BCA takes aim at prams on escalators, encourages operators to put up safety posters, stickers
It is common to see strollers on escalators, but the Building and Construction Authority (BCA) wants to reduce such sights.
There were eight reported escalator incidents caused by strollers since the start of last year, but there were no major injuries reported, said the BCA at a media briefing yesterday.
According to the BCA, more than 92 per cent of escalator incidents are caused by unsafe behaviour, with the remaining the result of mechanical problems such as faulty handrails.
As part of an ongoing effort to curb errant behaviour on escalators, the BCA will encourage operators to put up safety posters and stickers, with a focus on the use of strollers and bulky items on escalators.
Stroller wheels can jam escalator steps, causing them to be dislodged and for the escalator to come to a sudden stop as the safety mechanisms kick in.
Mr Teo Orh Hai, group director of electrical and mechanical engineering at BCA, said sudden stops and dislodged steps can cause falls.
But not all users may be on board. Designer Johan Hamzah, 45, who uses a stroller for his three-year-old daughter, said: " Have you seen the lifts (at shopping malls)? Sometimes it's just impossible to get into them."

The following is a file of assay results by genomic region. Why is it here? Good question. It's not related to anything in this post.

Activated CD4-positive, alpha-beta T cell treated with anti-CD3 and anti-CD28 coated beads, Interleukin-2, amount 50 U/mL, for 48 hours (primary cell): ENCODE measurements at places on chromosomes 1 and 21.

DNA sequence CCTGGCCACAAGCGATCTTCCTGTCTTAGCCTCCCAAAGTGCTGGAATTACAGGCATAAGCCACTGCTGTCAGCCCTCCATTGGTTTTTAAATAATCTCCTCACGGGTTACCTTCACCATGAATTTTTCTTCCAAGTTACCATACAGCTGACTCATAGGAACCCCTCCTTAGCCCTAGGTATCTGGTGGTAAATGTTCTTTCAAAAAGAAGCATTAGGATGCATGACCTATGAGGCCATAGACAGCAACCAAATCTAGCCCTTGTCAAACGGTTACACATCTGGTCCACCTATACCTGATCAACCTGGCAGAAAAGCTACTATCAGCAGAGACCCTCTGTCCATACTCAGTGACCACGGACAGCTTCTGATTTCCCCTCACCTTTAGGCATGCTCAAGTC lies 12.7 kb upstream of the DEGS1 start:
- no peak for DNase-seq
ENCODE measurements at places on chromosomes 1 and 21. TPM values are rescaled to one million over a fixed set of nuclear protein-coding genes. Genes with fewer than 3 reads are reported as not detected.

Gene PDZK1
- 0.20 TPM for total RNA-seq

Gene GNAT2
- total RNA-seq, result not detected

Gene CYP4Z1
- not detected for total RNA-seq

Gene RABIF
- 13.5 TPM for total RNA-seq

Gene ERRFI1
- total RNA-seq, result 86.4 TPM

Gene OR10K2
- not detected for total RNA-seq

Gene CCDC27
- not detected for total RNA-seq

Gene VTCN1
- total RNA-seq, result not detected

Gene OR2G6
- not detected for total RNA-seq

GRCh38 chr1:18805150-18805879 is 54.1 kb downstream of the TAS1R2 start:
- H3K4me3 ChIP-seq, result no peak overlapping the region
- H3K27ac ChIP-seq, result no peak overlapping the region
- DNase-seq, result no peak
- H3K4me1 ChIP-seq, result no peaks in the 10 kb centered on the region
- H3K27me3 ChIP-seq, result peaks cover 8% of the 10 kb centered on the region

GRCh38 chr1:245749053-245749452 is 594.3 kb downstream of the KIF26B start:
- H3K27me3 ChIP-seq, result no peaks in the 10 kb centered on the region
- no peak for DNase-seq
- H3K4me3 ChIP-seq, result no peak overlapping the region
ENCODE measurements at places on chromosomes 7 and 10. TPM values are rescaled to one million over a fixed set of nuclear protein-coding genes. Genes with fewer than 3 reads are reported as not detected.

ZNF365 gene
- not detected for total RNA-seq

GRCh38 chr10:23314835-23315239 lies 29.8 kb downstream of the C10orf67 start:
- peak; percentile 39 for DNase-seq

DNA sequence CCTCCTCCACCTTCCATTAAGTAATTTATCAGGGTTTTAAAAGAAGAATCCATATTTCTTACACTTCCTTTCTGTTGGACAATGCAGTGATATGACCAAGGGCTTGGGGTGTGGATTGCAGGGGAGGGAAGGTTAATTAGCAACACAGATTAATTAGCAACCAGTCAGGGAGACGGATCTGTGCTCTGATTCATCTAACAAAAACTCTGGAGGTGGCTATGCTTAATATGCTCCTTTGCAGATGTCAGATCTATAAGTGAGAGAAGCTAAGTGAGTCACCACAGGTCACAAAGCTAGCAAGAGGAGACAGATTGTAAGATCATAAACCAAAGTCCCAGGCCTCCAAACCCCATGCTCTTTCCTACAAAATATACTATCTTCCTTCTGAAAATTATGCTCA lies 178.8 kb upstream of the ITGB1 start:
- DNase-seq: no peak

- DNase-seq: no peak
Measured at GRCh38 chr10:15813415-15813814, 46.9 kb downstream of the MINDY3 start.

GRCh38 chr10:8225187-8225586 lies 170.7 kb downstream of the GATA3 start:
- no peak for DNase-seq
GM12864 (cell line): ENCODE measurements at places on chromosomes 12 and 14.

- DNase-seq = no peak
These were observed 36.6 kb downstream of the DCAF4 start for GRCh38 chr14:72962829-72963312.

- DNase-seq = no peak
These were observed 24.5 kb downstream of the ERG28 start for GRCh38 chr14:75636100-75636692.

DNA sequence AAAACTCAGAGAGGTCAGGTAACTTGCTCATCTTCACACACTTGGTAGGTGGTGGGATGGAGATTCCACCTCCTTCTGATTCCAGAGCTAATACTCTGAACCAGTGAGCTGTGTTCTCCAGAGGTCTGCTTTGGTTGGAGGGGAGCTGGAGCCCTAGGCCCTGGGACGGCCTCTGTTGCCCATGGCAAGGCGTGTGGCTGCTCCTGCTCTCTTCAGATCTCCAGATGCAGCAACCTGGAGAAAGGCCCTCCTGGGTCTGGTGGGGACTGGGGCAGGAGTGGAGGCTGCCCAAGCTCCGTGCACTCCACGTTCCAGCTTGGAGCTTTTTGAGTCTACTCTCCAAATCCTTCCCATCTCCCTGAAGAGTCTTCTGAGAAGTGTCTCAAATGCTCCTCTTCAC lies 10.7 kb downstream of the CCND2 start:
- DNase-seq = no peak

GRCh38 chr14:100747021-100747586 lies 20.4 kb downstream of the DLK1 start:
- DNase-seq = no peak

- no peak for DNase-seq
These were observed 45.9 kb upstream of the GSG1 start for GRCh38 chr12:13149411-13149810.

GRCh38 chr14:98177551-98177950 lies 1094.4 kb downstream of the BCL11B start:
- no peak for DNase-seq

There have been more than 700 escalator incidents reported since last year - an average of about one a day.
Incidents reported to BCA involve injuries or the malfunction of critical safety components. In March, a woman's arm was trapped in the gap between a wall and an escalator at Bugis Junction. Passers-by had to smash the glass portion of the escalator railing to free her.
Other unsafe behaviour on escalators include not holding the handrail, using mobile phones and not standing within the yellow lines.
The BCA yesterday announced the addition of one more escalator maintenance outcome to the existing 10, which include handrails moving in the same direction and at the same speed as escalator steps.
From next year, contractors must ensure the controller and electrical system - the "brain" of the machinery - must be earthed and grounded and free of defects.
BCA said that such checks already take place but it wanted to further specify outcomes.
Engineer S. Yogeeswaran, a member of the Mechanical and Electrical Engineering Technical Committee of the Institution of Engineers Singapore, is supportive of public education campaigns for escalator use.
"People often don't realise escalators are machines and when using them, they need to stick to necessary precautions."